All grains contain peptides that mimic morphine or endogenous opioid substances. This is where I deal with my latest loaf craving. Get your bread-based exorphin fix here.

Thursday, September 30, 2010

Adapting Mini's Rye Ratio to my old Starter

Adapting Mini's Rye Ratio to my old starter

I have been wanting to try Mini's Rye Ratios ever since I first saw the posting about her breakthrough discovery of the 'right' ratio for rye on 'The Fresh Loaf Blogs'.

This is not it, but is an adaptation of her recipe to suit the needs of my day.  One day, I will use her recipe with more exactitude.  For now, this will have to do.

For today, I take some old starter (here is where I begin to diverge), at 75% hydration (another divergence) and considered that my weight standard ("one part rye starter").  To this, I added 3.5 parts water, and 4.16 parts flour, and salt at 1.8% of the flour's weight, as per Mini's ratio.

I am also adding someinstant dried yeast, (another divergence) because my starter is old.  I'll go with 1% of the total flour mixture (i.e., the weight in grams that is 1% of the flour's weight added to the part of the weight of the starter that is rye flour. 

I will also made my own bread spice, using the recipe she talks about elsewhere.  Mini uses 4 TBSP of bread spice per 500g flour (that is, 1 TBSP:125g flour).  I will use instead the ratio given in the recipe I found online for Brotgewürz, i.e. 5g per 1000g of flour.

The Bread Spice I Made

The bread spice is based loosely on the German Brotgewürz, a commercial product I have never tried.  Mini gives her own recipe for bread spice elsewhere in the fresh loaf blogs, but that only uses fennel, coriander and caraway.

 The spices in this Brotgewürz

I found an online recipe that gives a recipe for a German bread spice (presumably for those who, like my wife, do not like caraway) at Germany's Recipe Wiki:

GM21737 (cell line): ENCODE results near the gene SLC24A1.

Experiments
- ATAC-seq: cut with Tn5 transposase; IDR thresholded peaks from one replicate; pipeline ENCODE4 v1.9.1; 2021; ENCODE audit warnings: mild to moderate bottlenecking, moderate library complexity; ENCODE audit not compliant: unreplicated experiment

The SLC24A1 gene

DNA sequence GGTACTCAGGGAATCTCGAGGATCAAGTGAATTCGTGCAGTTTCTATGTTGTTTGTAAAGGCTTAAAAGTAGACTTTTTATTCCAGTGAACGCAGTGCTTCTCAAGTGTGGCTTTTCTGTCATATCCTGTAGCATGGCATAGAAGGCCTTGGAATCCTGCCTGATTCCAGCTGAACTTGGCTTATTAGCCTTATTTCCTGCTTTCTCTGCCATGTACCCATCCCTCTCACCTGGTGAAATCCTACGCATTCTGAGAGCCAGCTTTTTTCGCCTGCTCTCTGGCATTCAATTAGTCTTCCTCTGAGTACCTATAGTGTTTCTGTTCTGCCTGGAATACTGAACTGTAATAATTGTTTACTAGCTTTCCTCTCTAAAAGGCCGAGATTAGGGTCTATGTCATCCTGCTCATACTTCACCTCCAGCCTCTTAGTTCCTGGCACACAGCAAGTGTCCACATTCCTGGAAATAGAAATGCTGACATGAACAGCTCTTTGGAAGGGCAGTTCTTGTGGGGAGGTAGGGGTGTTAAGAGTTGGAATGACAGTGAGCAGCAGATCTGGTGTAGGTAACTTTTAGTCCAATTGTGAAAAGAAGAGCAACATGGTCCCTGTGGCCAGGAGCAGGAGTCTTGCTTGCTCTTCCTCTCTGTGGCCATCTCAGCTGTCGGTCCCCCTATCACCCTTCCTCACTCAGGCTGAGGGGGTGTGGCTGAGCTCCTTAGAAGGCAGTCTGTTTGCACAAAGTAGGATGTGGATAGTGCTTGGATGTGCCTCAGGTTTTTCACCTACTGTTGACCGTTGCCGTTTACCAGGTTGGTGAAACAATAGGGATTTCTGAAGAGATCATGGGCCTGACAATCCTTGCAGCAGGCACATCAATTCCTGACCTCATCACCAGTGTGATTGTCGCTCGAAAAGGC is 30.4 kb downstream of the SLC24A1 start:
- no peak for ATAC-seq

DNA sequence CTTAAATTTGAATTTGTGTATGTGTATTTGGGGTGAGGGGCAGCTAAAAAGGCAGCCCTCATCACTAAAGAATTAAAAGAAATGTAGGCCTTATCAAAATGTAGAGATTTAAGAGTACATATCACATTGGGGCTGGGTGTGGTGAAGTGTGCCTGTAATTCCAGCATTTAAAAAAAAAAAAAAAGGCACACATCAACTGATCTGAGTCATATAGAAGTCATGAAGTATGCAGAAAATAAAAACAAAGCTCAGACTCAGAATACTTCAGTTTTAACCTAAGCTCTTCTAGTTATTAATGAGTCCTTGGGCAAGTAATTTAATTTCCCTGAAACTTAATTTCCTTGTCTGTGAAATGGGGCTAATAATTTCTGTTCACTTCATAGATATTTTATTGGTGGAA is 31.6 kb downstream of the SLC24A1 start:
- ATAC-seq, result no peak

• 10 tbsp whole cumin
  • 6 tbsp anise
  • 6 tbsp fennel seeds
  • 2 tbsp coriander seeds
Directions: Mix in a mortar with pestle, but not too fine.  Put the mixture into a glass jar in a dark place.  Incorporate into a dough at 5g per 1000g flour.

I did not have enough spices to make this as described.  I made it in the same ratios, but instead of using tablespoons, I made it with teaspoons.  This had a nice side-effect: once ground, it fits nicely in an old empty yeast jar.

The bread spice smells wonderful when you are crushing it in the mortar.  The next time I make this, I think that I am going to also include some dried papaya seeds.

The first thing I did was to calculate some of the values of this table.  These are huge amounts I am working with!  I was originally going to use all of my spent sourdough, both rye and whole wheat, using these ratios.  But it was not to be.

Ingredient ratio and overall% Rye amount Rye volume Whole Wheat amount Whole Wheat volume
Starter 1 parts (%) 466g -- 390g --
Flour 4.16 parts (%) 1939g -- 1622g --
Water 3.5 parts (%) 1631g -- 1365g --
Total Flour 100% 117g+1939g= 2056g -- 98g+1622g=1720g --
Salt 1.8% of flour's wt 37g- -- -31g --
ID Yeast 1% of total flour's wt 21g -- 17g --
Bread Spices 0.5% of total flour's wt 10g -- 9g --

I didn't have enough rye flour to make all of this, so I decided to cut it in half.  Even that looked like too much, so I cut it in half again.  Finally I had what looked like the amounts I'd need for one loaf.  And I decided that I won't make the whole wheat version this time, I'd just stick with the rye.